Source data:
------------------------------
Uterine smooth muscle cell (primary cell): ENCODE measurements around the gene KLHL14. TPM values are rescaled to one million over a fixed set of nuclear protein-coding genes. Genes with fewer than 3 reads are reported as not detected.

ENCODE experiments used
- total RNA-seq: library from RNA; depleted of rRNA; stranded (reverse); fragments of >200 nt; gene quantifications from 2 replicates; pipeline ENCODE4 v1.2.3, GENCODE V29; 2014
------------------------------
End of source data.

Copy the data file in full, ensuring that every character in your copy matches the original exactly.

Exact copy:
Uterine smooth muscle cell (primary cell): ENCODE measurements around the gene KLHL14. TPM values are rescaled to one million over a fixed set of nuclear protein-coding genes. Genes with fewer than 3 reads are reported as not detected.

ENCODE experiments used
- total RNA-seq: library from RNA; depleted of rRNA; stranded (reverse); fragments of >200 nt; gene quantifications from 2 replicates; pipeline ENCODE4 v1.2.3, GENCODE V29; 2014